to capture spilled fuel, remove the float bowl to access the metering block. The power
valve simply screws into the carburetor side of the metering block while the jets are accessed
from the float bowl inside. Use the proper jet tool rather than a flat bladed screwdriver
prevents damage to the jets which can harm performance. Stock Holley carburetor jetting
is generally a good starting point. For most double pumpers, a spread of six sizes between
primary and secondary jets is recommended, but you can go as high as eight sizes to run
rich best at wide open throttle for added protection against detonation. Tuning is best
performed on an engine or chassy dyno but for most owners, the next best place is at
the track where you can safely and consistently run your car. Most 200 to 300 horsepower engines
will run well with 64 primary and 70 secondary jets as a starting point. You can further
turn your primaries by driving at part throttle on a long stretch of road so that the secondaries
are closed. Jet down your primaries in two-size increments until you feel the engine surge
at part throttle then jet up by two sizes for the lean best setting. Secondaries can
be set at the track by jetting up or down in two-size increments and keeping an eye
on elapsed times and trap speeds. The accelerator pumps are the key to proper
throttle response and drivability. Best performance is achieved by delivering the pump shot at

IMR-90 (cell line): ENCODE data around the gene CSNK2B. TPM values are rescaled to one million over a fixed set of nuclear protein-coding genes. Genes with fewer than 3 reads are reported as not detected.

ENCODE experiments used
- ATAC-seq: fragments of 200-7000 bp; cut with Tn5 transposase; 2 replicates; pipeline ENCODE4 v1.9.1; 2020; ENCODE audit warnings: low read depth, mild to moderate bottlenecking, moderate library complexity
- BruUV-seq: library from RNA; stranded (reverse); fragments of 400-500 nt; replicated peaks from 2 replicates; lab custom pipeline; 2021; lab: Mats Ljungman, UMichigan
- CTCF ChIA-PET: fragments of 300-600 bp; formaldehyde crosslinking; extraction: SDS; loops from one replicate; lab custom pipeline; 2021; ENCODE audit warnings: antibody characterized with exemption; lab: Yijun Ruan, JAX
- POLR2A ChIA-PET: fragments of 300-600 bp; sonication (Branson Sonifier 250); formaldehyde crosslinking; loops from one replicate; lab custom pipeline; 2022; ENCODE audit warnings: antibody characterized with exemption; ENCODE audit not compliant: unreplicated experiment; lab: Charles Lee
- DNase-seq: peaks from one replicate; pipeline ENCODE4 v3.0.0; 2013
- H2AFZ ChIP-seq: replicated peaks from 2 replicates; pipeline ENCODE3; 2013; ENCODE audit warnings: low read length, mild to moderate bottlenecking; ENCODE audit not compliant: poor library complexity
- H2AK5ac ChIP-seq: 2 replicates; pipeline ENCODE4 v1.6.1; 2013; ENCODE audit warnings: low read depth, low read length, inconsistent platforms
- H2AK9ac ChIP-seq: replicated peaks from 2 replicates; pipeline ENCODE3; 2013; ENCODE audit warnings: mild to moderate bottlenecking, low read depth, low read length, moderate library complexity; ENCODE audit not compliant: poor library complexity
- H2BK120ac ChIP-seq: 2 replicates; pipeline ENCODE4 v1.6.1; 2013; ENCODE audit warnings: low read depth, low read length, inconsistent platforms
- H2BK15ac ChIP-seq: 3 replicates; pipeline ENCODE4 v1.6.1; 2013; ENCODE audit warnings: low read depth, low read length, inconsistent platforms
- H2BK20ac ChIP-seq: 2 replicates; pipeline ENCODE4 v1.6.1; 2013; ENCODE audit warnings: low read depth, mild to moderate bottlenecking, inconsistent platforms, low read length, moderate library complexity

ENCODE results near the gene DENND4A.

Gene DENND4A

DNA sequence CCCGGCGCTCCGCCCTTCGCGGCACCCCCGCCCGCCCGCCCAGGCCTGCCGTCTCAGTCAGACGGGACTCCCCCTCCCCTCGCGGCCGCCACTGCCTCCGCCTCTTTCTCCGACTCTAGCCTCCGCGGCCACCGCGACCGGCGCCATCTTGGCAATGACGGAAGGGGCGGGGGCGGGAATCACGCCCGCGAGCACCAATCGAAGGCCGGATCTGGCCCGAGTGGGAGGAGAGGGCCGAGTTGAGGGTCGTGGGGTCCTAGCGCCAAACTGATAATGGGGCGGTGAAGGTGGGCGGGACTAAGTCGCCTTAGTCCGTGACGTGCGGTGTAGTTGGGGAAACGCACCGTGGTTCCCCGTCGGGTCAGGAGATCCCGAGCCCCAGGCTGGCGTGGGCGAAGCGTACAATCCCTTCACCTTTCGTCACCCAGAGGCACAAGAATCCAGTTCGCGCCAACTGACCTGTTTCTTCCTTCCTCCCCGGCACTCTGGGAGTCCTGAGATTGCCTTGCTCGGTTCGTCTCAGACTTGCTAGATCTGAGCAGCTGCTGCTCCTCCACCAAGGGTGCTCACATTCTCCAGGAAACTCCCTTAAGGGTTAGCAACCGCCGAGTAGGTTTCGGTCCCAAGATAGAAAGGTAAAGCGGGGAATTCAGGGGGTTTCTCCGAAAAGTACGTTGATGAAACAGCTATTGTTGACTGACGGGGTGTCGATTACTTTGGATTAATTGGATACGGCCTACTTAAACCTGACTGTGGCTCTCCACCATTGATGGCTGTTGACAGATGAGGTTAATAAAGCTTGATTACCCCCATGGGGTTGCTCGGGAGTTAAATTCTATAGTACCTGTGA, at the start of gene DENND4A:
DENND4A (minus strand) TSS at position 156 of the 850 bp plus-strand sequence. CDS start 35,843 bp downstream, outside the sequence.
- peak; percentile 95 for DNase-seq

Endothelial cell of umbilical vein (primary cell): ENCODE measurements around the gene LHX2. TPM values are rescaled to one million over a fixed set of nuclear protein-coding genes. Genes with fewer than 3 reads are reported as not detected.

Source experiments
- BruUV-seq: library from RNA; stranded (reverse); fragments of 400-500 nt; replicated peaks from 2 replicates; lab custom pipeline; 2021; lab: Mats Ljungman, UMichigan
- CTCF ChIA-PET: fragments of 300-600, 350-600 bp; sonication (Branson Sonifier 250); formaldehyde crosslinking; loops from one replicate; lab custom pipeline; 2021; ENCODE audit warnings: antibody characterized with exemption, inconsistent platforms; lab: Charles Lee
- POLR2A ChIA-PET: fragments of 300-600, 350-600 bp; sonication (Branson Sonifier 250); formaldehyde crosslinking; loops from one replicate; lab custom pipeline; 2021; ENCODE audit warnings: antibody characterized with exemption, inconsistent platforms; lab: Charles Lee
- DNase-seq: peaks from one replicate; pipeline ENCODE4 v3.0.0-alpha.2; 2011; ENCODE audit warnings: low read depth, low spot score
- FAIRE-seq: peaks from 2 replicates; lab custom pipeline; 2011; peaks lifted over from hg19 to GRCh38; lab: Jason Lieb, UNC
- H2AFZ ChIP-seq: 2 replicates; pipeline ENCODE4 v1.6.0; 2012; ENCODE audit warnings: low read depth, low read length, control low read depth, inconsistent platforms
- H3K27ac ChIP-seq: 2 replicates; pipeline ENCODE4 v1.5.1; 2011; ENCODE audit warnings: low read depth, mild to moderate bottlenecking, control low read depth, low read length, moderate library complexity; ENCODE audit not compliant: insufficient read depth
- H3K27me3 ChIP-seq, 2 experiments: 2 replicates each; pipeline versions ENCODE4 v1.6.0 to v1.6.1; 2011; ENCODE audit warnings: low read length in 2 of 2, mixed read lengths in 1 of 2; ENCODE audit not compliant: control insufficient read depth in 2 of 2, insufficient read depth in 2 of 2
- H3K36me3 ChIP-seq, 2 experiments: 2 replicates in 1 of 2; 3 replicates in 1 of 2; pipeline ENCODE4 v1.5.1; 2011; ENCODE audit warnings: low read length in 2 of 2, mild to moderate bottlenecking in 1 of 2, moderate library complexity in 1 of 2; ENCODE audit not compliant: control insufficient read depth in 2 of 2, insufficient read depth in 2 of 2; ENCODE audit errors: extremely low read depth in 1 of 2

the exact rate required by the engine. Accelerator pump adjustment begins with making sure that
the slightest movement of the throttle results in movement of the pump operating lever. This
is adjusted by compressing and relaxing the pump override spring. Make sure that the fast
idle cam lever is disengaged so that the operating lever opens all the way. Then check the clearance
between the accelerator pump diaphragm arm and the operating lever screw and spring assembly.
The arms should barely be touching the bottom of the screw with no slack. Insert a 15,000s
filler gauge between the pump arm and screw bottom. The pump arm should move down slightly
with the gauge inserted. Tighten or loosen the adjusting screw as appropriate. The next
step is selecting the right nozzles. The size of the nozzles determines the rate and amount
of fuel that’s delivered. Heavy cars with tall gears will typically use smaller numbered
nozzles that deliver fuel gradually, while vehicles with a higher power to weight ratio
or shorter gearing will prefer larger nozzles that deliver fuel more quickly. Start by increasing
the nozzle size by three numbers. After each nozzle change, run the car under normal road
conditions and quickly open the throttle to see how the carburetor reacts. Continue to
experiment with nozzle changes until the throttle response is crisp and clean. Double pumpered
carbs require secondary nozzles sized to supply fuel for a sufficient length of time so that
the secondary jets can begin to deliver fuel once the secondary throttles are open. Once
nozzle size has been determined, you can further tune the accelerator pump response by changing
pump cams or changing the cam position. Placing the screw in position one activates the pump
earlier which helps engines with a relatively low idle get the right fuel as the throttle
is open, while two and three delay the pump action for engines with the higher idle. There are many ways to fine tune your Holley
carburetor for best performance on the street or at the track. For additional questions
or more information about Holley carburetors, call and speak to a Jegs tech at 1-800-435-4545.
Brought to you by Jegs.

About the Author: Michael Flood


  1. clear plastic sight plugs are plastic and snap-off very easily, then you get to remove the carb to access the broken plug